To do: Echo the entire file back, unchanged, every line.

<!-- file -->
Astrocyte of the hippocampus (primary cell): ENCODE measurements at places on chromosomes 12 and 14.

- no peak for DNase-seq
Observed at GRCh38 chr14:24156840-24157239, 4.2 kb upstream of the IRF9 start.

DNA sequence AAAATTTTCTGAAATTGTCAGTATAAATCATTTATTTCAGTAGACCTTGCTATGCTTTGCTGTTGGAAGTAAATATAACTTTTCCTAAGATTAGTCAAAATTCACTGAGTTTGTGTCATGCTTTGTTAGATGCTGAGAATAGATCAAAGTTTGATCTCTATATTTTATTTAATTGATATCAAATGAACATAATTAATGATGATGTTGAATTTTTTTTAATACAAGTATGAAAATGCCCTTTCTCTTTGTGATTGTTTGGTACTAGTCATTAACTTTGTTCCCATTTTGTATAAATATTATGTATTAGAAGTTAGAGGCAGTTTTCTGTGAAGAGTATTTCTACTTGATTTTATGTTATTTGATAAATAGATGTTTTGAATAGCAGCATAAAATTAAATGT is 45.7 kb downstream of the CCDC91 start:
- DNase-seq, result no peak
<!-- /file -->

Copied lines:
Astrocyte of the hippocampus (primary cell): ENCODE measurements at places on chromosomes 12 and 14.

- no peak for DNase-seq
Observed at GRCh38 chr14:24156840-24157239, 4.2 kb upstream of the IRF9 start.

DNA sequence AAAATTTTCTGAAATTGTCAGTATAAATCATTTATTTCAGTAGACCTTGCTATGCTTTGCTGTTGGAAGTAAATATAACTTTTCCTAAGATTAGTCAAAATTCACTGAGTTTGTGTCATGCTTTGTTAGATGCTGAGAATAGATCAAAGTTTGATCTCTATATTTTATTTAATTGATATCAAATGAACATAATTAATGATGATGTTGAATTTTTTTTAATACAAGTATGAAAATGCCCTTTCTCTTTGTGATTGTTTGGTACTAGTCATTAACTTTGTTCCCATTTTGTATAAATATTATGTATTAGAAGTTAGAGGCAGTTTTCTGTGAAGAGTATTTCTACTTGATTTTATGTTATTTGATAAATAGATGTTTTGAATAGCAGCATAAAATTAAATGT is 45.7 kb downstream of the CCDC91 start:
- DNase-seq, result no peak